Not many companies will ever consider the option of designing their own edge AI chip from scratch. Luckily, there are a plethora of interesting edge AI Accelerator products available from vendors.
On the tech titan side, you have Intel's Movidius Myriad X VPU, which was released in 2020. VPU stands for Vision Processing Unit.
It can be used for drones, robotics, smart cameras and so on. Movidius had been a long-running Irish startup specializing in visual processing at the edge before its acquisition by Intel in 2016.
Google has their own Edge TPU, which it says is purpose-built for running inference on the edge.
Various iterations of the product - USB sticks and developer boards - are sold through an initiative called Coral.
Nvidia for their part has the Tegra, a series of system on chips. It probably shouldn't be called an edge AI accelerator, but it is mobile.
The tech giants are joined by a number of small and medium sized companies. It would take way too long to discuss them all, but here are a sampling of a few others that have caught my eye.
Rockchip is a Chinese fabless semiconductor maker based in Fuzhou of the Fuijian Province. One of their speciality AI chip products is the Rockchip RK1808, a standalone Neural Processing Unit or NPU.
The RK1808 is a chip, but it is also sometimes sold as a USB package called the Toybrick. I reckon that makes it easier to integrate into small projects and what not.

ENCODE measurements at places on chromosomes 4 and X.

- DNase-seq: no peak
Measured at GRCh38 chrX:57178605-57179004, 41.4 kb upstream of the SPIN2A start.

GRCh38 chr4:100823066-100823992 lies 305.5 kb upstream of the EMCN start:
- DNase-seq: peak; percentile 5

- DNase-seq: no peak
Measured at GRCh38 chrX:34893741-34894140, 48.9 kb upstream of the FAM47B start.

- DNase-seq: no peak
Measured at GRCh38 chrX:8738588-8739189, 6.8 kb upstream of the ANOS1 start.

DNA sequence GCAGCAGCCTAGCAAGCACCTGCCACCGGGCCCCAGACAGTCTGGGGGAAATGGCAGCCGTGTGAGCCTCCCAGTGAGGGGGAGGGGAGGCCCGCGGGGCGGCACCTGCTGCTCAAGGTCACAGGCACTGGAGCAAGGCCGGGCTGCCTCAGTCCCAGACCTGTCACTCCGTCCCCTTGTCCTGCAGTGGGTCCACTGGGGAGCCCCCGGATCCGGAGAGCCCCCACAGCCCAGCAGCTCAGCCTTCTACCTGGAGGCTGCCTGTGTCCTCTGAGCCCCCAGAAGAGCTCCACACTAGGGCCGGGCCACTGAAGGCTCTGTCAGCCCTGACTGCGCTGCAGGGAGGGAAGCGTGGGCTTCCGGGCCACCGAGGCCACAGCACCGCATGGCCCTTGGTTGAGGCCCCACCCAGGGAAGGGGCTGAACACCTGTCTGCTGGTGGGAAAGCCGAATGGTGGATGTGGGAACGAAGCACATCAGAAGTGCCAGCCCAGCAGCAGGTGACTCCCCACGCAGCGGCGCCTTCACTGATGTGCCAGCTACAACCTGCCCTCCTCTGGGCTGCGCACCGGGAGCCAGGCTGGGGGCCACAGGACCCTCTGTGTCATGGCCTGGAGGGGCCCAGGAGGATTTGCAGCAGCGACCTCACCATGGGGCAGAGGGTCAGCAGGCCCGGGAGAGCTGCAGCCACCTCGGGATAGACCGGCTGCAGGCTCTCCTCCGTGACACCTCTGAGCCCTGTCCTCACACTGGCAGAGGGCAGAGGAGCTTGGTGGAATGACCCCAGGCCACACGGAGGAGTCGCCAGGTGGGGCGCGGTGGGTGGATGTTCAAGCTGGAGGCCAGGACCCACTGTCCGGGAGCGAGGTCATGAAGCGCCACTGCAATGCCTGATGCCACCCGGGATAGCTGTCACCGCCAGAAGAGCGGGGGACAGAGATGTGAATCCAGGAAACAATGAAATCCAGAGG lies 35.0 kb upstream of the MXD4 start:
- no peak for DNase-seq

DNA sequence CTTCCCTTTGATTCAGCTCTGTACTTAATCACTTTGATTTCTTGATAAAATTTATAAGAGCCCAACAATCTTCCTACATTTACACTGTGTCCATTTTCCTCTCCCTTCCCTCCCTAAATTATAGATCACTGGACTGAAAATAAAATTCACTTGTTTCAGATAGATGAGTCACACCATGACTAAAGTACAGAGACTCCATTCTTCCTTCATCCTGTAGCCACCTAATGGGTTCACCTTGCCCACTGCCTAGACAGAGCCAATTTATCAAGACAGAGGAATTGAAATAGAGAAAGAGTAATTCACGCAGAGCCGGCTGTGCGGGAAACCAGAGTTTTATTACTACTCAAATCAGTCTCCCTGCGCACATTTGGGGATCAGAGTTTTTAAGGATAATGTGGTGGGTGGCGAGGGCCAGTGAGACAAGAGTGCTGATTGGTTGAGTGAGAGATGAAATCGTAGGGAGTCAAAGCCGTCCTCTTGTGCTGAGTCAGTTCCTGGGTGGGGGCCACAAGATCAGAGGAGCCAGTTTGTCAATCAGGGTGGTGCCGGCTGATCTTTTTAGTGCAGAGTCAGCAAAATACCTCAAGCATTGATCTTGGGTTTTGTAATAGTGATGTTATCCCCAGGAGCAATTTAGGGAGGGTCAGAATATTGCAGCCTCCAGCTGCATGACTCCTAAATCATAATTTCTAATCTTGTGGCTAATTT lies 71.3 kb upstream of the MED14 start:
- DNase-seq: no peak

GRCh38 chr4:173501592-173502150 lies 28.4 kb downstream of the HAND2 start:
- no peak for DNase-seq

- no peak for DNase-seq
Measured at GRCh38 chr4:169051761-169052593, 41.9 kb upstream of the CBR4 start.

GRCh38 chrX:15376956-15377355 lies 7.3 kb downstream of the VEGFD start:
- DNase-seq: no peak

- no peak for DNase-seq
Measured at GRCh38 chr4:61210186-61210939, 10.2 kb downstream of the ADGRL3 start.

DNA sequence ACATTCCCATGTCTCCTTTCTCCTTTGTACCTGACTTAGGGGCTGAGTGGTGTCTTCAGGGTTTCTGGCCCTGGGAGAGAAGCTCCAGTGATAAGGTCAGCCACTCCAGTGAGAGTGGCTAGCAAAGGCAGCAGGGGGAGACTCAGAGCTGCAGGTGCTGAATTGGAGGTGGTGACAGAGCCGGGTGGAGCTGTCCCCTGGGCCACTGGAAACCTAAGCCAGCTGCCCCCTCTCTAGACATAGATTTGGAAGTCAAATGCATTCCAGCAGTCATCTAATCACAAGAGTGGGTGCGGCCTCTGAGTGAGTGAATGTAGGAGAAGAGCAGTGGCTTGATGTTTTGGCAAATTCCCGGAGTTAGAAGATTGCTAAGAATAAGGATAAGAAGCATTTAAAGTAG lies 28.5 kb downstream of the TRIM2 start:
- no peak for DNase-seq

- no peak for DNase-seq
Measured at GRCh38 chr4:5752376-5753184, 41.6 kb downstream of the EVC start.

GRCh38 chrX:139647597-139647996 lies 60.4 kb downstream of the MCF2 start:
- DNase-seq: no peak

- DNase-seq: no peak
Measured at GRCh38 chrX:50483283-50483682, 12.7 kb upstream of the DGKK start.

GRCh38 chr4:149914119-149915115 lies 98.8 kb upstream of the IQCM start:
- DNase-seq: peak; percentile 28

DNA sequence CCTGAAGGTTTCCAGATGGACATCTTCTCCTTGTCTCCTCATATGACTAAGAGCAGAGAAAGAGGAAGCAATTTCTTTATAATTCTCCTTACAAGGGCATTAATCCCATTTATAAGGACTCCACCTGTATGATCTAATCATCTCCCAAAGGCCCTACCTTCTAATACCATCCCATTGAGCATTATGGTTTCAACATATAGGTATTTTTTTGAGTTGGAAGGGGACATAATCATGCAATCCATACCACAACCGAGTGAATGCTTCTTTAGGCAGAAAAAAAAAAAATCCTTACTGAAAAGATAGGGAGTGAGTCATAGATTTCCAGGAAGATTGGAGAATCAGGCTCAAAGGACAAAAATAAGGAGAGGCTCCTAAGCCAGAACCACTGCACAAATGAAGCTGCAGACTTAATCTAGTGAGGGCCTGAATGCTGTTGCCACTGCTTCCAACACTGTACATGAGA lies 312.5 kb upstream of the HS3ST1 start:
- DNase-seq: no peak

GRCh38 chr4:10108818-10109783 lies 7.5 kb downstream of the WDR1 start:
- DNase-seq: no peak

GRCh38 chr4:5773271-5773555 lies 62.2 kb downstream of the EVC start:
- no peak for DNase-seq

Gyrfalcon Technology out in Milpitas, California makes small, low power, and low cost chips.
Their neural accelerators are meant to pair with another processor to handle complicated image recognition and object detection jobs.
Another small one that I want to mention is Kneron out in Hsinchu.
They have been around since 2015. They offer a range of AI chips that can be used for speech and body motion recognition.
Hardware Aware Model & Co-Design
One of the big challenges with delivering Edge AI solutions is that we have to balance between the Hardware and the Model.
They are extremely tightly bound together. Tweaking one messes with the other, and this greatly slows iteration and the rate of progress.
We need to get faster at this. So why not use neural networks to help with it? Recently, there has been some interesting research made on something called hardware-aware Neural Architecture Search.
This is where you include certain hardware variables into the neural network model itself so that it can optimally run on a specific hardware - usually a GPU or FPGA.
With ASICs, this search doesn't work so well because the hardware itself can be widely customized. But ASICs open up the intriguing possibility of simultaneously co-designing both the hardware and algorithms together.
This is kind of like Design Technology Co-Optimization, the process of crafting both the chip's process node and chip design with an eye towards shared success. It has a lot of potential for the edge AI hardware space too.
Massive models are more powerful than ever. We can see what they might be capable of. But Edge AI hardware makers face challenging economic and possibly physical limits in accommodating these models.
During the second half of the 20th century, computers helped unlock unprecedented benefits in industry and commerce. AI has the potential to do the same.
But if the edge hardware never gets to a satisfactory point, then I fear that AI's full potential will remain locked away in the ephemeral cloud. I hope the industry continues to evolve and push forward.